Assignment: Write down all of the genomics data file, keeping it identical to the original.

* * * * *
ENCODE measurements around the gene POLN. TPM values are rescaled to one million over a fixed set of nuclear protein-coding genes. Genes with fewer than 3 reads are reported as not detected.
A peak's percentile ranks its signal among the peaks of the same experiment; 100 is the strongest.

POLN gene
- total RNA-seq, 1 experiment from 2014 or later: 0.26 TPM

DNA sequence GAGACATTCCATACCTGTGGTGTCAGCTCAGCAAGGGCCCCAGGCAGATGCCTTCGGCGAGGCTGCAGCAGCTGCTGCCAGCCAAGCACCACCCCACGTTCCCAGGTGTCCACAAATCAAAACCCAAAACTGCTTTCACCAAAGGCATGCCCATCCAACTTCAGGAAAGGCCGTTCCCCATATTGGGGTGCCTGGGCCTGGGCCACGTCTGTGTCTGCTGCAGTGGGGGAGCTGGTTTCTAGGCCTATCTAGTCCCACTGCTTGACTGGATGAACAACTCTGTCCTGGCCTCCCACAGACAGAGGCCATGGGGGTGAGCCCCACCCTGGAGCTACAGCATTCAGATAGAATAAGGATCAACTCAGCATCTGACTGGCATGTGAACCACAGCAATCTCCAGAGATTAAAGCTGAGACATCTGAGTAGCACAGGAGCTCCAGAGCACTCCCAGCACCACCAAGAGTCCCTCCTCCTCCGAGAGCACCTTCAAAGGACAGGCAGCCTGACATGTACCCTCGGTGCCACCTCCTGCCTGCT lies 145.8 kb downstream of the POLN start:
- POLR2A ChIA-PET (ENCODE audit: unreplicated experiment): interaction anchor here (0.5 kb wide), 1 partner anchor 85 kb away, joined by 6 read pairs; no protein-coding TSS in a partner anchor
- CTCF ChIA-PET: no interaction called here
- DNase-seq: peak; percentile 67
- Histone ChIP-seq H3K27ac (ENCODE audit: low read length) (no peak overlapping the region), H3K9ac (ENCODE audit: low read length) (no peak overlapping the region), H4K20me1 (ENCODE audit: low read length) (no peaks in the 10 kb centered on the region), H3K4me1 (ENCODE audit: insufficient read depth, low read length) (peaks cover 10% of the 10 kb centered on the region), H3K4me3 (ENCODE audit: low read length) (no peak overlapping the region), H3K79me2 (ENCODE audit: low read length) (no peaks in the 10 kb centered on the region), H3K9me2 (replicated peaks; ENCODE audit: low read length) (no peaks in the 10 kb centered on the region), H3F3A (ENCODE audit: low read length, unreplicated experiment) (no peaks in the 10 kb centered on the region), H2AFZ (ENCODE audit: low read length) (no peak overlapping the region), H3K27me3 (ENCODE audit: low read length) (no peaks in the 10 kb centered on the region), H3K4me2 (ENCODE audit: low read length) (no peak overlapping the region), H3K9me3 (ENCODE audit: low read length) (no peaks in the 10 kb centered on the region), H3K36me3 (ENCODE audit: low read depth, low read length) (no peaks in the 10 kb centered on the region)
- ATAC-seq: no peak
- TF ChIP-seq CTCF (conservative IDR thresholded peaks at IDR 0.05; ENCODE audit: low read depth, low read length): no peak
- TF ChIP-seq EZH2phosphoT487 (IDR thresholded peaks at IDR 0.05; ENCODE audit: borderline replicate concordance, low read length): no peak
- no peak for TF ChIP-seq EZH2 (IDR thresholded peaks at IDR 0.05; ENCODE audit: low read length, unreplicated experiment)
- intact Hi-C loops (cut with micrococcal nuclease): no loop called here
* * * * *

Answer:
ENCODE measurements around the gene POLN. TPM values are rescaled to one million over a fixed set of nuclear protein-coding genes. Genes with fewer than 3 reads are reported as not detected.
A peak's percentile ranks its signal among the peaks of the same experiment; 100 is the strongest.

POLN gene
- total RNA-seq, 1 experiment from 2014 or later: 0.26 TPM

DNA sequence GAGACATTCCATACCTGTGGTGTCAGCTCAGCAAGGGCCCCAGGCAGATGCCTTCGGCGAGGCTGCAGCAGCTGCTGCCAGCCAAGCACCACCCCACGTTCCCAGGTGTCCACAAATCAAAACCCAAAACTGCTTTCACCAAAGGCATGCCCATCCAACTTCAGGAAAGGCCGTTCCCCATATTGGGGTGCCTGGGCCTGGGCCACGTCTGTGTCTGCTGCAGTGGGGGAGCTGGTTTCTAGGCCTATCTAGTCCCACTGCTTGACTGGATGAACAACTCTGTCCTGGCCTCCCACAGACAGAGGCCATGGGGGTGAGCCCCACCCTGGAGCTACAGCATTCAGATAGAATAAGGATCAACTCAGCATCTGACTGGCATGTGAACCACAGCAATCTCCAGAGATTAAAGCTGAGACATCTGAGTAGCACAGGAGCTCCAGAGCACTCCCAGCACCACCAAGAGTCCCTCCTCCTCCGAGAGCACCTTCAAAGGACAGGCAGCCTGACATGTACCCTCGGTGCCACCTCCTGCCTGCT lies 145.8 kb downstream of the POLN start:
- POLR2A ChIA-PET (ENCODE audit: unreplicated experiment): interaction anchor here (0.5 kb wide), 1 partner anchor 85 kb away, joined by 6 read pairs; no protein-coding TSS in a partner anchor
- CTCF ChIA-PET: no interaction called here
- DNase-seq: peak; percentile 67
- Histone ChIP-seq H3K27ac (ENCODE audit: low read length) (no peak overlapping the region), H3K9ac (ENCODE audit: low read length) (no peak overlapping the region), H4K20me1 (ENCODE audit: low read length) (no peaks in the 10 kb centered on the region), H3K4me1 (ENCODE audit: insufficient read depth, low read length) (peaks cover 10% of the 10 kb centered on the region), H3K4me3 (ENCODE audit: low read length) (no peak overlapping the region), H3K79me2 (ENCODE audit: low read length) (no peaks in the 10 kb centered on the region), H3K9me2 (replicated peaks; ENCODE audit: low read length) (no peaks in the 10 kb centered on the region), H3F3A (ENCODE audit: low read length, unreplicated experiment) (no peaks in the 10 kb centered on the region), H2AFZ (ENCODE audit: low read length) (no peak overlapping the region), H3K27me3 (ENCODE audit: low read length) (no peaks in the 10 kb centered on the region), H3K4me2 (ENCODE audit: low read length) (no peak overlapping the region), H3K9me3 (ENCODE audit: low read length) (no peaks in the 10 kb centered on the region), H3K36me3 (ENCODE audit: low read depth, low read length) (no peaks in the 10 kb centered on the region)
- ATAC-seq: no peak
- TF ChIP-seq CTCF (conservative IDR thresholded peaks at IDR 0.05; ENCODE audit: low read depth, low read length): no peak
- TF ChIP-seq EZH2phosphoT487 (IDR thresholded peaks at IDR 0.05; ENCODE audit: borderline replicate concordance, low read length): no peak
- no peak for TF ChIP-seq EZH2 (IDR thresholded peaks at IDR 0.05; ENCODE audit: low read length, unreplicated experiment)
- intact Hi-C loops (cut with micrococcal nuclease): no loop called here